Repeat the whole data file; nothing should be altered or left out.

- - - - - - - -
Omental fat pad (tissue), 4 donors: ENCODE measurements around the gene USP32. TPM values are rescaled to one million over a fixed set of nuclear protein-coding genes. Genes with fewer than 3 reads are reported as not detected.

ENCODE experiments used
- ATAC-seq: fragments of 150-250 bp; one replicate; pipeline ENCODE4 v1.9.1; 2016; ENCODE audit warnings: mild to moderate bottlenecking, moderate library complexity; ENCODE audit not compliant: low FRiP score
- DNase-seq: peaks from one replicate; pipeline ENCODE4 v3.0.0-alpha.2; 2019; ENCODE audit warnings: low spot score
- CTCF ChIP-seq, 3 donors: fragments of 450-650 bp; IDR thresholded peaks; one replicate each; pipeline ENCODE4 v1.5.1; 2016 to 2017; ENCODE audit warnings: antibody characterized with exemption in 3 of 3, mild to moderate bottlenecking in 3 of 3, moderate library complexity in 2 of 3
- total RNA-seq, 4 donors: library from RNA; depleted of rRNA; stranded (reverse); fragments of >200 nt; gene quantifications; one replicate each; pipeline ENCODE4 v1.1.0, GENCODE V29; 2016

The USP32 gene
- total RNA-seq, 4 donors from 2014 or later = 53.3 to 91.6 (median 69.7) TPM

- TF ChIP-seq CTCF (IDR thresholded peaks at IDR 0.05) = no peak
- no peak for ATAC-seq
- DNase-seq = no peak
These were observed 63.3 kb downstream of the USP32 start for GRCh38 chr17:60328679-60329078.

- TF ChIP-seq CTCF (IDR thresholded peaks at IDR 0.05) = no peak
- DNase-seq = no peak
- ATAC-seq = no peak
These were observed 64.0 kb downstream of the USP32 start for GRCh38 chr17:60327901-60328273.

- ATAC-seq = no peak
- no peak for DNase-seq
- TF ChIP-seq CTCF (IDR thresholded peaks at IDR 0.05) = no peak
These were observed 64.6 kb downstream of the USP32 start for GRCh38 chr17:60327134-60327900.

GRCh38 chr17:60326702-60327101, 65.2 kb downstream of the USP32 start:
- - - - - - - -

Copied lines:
Omental fat pad (tissue), 4 donors: ENCODE measurements around the gene USP32. TPM values are rescaled to one million over a fixed set of nuclear protein-coding genes. Genes with fewer than 3 reads are reported as not detected.

ENCODE experiments used
- ATAC-seq: fragments of 150-250 bp; one replicate; pipeline ENCODE4 v1.9.1; 2016; ENCODE audit warnings: mild to moderate bottlenecking, moderate library complexity; ENCODE audit not compliant: low FRiP score
- DNase-seq: peaks from one replicate; pipeline ENCODE4 v3.0.0-alpha.2; 2019; ENCODE audit warnings: low spot score
- CTCF ChIP-seq, 3 donors: fragments of 450-650 bp; IDR thresholded peaks; one replicate each; pipeline ENCODE4 v1.5.1; 2016 to 2017; ENCODE audit warnings: antibody characterized with exemption in 3 of 3, mild to moderate bottlenecking in 3 of 3, moderate library complexity in 2 of 3
- total RNA-seq, 4 donors: library from RNA; depleted of rRNA; stranded (reverse); fragments of >200 nt; gene quantifications; one replicate each; pipeline ENCODE4 v1.1.0, GENCODE V29; 2016

The USP32 gene
- total RNA-seq, 4 donors from 2014 or later = 53.3 to 91.6 (median 69.7) TPM

- TF ChIP-seq CTCF (IDR thresholded peaks at IDR 0.05) = no peak
- no peak for ATAC-seq
- DNase-seq = no peak
These were observed 63.3 kb downstream of the USP32 start for GRCh38 chr17:60328679-60329078.

- TF ChIP-seq CTCF (IDR thresholded peaks at IDR 0.05) = no peak
- DNase-seq = no peak
- ATAC-seq = no peak
These were observed 64.0 kb downstream of the USP32 start for GRCh38 chr17:60327901-60328273.

- ATAC-seq = no peak
- no peak for DNase-seq
- TF ChIP-seq CTCF (IDR thresholded peaks at IDR 0.05) = no peak
These were observed 64.6 kb downstream of the USP32 start for GRCh38 chr17:60327134-60327900.

GRCh38 chr17:60326702-60327101, 65.2 kb downstream of the USP32 start: